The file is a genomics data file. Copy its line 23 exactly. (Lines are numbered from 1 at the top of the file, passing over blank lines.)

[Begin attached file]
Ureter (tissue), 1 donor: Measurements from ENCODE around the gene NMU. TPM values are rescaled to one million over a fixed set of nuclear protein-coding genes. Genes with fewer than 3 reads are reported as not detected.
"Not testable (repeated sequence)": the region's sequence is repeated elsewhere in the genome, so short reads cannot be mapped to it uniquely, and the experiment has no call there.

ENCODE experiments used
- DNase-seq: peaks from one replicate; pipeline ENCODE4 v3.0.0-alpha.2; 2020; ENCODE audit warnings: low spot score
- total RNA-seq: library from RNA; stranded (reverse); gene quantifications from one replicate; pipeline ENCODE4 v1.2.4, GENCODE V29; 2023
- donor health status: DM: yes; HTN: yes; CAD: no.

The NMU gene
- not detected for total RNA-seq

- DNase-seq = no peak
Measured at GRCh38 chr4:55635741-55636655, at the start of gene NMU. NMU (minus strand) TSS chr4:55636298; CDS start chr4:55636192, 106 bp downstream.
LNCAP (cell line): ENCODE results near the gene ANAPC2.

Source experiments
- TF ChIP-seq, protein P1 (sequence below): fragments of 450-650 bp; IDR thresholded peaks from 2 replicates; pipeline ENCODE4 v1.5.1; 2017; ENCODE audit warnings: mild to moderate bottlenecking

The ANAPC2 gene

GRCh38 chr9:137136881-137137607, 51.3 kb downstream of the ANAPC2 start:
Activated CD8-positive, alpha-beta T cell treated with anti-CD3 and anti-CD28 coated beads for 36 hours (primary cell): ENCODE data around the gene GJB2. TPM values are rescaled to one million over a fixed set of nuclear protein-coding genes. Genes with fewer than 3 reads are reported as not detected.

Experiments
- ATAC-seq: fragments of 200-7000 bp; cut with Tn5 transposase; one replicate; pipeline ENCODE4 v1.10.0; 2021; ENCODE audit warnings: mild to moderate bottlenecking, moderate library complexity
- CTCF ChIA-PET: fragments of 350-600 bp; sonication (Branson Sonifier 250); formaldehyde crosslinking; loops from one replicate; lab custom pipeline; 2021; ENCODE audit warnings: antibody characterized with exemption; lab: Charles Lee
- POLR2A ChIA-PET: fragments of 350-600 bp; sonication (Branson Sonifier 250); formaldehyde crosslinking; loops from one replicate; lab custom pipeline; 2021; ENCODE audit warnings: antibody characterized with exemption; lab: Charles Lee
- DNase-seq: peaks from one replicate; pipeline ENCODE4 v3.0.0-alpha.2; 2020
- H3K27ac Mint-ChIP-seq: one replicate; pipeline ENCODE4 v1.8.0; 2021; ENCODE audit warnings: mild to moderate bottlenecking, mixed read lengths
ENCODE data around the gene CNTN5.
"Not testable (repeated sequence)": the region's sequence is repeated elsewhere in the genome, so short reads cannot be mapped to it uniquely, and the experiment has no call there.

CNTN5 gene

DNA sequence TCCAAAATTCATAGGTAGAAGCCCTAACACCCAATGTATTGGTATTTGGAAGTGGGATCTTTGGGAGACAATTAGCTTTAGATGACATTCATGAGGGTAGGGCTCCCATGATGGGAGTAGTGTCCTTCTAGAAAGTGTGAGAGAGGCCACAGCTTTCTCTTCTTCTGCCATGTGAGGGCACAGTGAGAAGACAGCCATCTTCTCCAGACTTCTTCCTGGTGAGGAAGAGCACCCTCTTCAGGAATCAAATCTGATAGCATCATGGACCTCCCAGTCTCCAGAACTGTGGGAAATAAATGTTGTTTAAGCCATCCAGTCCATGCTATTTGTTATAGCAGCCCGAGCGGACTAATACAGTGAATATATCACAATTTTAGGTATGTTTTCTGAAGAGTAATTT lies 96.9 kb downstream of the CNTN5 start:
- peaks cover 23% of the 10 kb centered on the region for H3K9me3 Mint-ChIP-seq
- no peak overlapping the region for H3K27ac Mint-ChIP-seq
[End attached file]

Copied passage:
ENCODE data around the gene CNTN5.